It also took her that long because she quite often asked me for advice.  I once questioned her about that, and she replied, “You’re the only one who gives me good advice.  Everyone else just says things like, ‘Go burn his house down’, but you give me things I can really do.”  Which was ironic because, by that time, I had discovered that — of the two of us — Tara was the wisest.

No, she didn’t know she was wise, but she was.  And she was wise in a very special way — a way that is often neglected or under-valued by Westerners. For we in the West so often think of wisdom as something shown through a person’s words.  So far as I recall, the closest Tara ever came to saying something that might pass as wise with many of us was perhaps when she one day told me, “Boss, I don’t worry about doing the right thing or the wrong thing like you do.  I just try to do the best thing.”

Somewhere in his book, Arctic Dreams, Barry Lopez mentions that the Inuit word for “wise person” literally means, “Someone who makes wisdom visible through their actions or behavior”.  The word has nothing specifically to do with what a person says or doesn’t say, except as that might be accounted a part of their overall behavior.  Rather, the emphasis is on visible actions (and perhaps equally telling moments when one chooses not to act).  Tara, I came to believe, was a wise person in the sense of the Inuit word.

It was quite a long haul for me to arrive at that conclusion about her.  For one thing, I had to overcome my prejudice that wise people spout wise sayings.  The thought that a wise person might not say many wise things at all was simply foreign to me.  Another prejudice I needed to overcome was that someone who routinely asked me for advice might actually be wiser than me.  But when I finally got around to observing how skillfully Tara appeared to be negotiating her life, as compared to how clumsily I seemed to be negotiating my own, it revolutionized my understanding of her.

For instance, at about midpoint during the year I employed her, Tara’s boyfriend abruptly decided to cheat on her.  Tara spent all of three days and nights crying on her couch, waiting for him to come home.  Then she had, as she put it, the revelation that, “I was doing no one any good, least of all myself, by feeling sorry for me”.  With that, she picked herself up, and returned to her circle of friends.  The ache was not over for her, nor were any of the issues involved resolved.  But she was firmly set on getting on with her life, come what might of the boyfriend business.

I doubt Tara had ever heard of — or at least had absorbed — the expression, “Sufficient unto the day is the evil thereof”, but no one had to have told her that, because she lived it.  Not just when her boyfriend cheated on her, but in one manner after the next.  Tara could drop an emotional burden as spontaneously as a child can let go of a grandparent’s hand to run play on a swing.  I believe the metaphor of a child is correct because hearts as resilient as hers usually belong either to children or to sages.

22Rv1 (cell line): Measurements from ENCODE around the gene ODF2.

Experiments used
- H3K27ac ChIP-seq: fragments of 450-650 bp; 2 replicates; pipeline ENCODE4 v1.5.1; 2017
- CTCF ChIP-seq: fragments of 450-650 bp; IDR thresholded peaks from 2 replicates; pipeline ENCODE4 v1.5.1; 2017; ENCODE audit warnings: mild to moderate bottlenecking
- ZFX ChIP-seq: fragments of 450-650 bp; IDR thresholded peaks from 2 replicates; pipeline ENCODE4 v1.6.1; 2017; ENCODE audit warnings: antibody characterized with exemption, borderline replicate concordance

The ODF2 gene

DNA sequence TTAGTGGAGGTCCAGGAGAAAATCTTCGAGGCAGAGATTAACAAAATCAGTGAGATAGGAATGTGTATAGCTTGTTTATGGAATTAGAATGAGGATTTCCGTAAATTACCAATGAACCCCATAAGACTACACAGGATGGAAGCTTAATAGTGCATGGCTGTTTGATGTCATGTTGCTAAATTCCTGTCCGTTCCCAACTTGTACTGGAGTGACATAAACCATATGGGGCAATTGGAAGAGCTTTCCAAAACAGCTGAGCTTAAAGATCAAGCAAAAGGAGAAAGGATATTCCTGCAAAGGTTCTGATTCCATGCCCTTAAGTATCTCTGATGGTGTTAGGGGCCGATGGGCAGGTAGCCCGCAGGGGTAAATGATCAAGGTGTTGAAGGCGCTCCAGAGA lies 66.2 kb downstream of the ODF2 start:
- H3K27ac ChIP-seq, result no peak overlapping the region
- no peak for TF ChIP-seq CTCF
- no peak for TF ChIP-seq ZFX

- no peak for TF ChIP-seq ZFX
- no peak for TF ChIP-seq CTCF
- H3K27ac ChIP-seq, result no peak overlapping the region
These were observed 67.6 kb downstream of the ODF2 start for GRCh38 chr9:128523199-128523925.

But was Tara really a sage?

I do not think she would compare with the Buddha, nor even, perhaps, with a few other people I actually know.  I saw her falter more than once; that is, I saw her do something I regarded as foolish, sometimes terribly foolish.  But it seemed to me that each time she faltered, she picked herself up, and made the best of her new situation.  Sage or not, I am fairly certain she was at the time I knew her, wiser than me.  Yet, only if you looked at, not what she said, but at what she did or did not do.

Barry López again:

How is one to live a moral and compassionate existence when one finds darkness not only in one’s culture but in oneself? There are simply no answers to some of the great pressing questions. You continue to live them out, making your life a worthy expression of leaning into the light.

I mean it as no criticism when I say that Tara would not have fully understood Lopez’s words.  She wasn’t educated well enough to entirely grasp what Lopez might mean by “finding darkness not only in one’s culture but in oneself”, for instance.  And life’s “great pressing questions” never seemed to me to cross her mind, at least not in any abstract way.

But Tara was as level-headed, as dispassionate as anyone I’ve known when it came to seeing people as they are, seeing both the light and darkness of them.  And she was surely empathetic, although I’m not certain that her empathy often rose to the level of compassion.  It might have, but I just don’t know.  She did, however, in so many ways, “lean into the light”.

I never discovered even a hint of malice or cruelty in her.  She was forgiving perhaps to a fault (unless one understands her willingness to forgive as a refusal to emotionally cling to things she had no control over).  She strove to tell the truth when talking of the one thing that really mattered to her, people.

Her circle of friends and acquaintances included many people whose behavior can be clinically described as “dysfunctional”, people full of petty hatreds, foolish envies, habitual cowardice towards the more powerful, and just as habitual bullying towards the less powerful then they; people who never seem to value what they have, nor ever get what they want.  Tara lived in that world, but she was not of it.  It did not turn her.

Instead, she was to some remarkable degree true to herself, albeit not like a stone, but like water.  She didn’t oppose things that were not her, she flowed around them, under them, or over them.  I would not call her a sage at the time I knew her, more than twenty years ago, but I would not be at all surprised if I’d call her that today, should we ever meet again.  Last I knew, she was married to a man she loved and the mother of six children.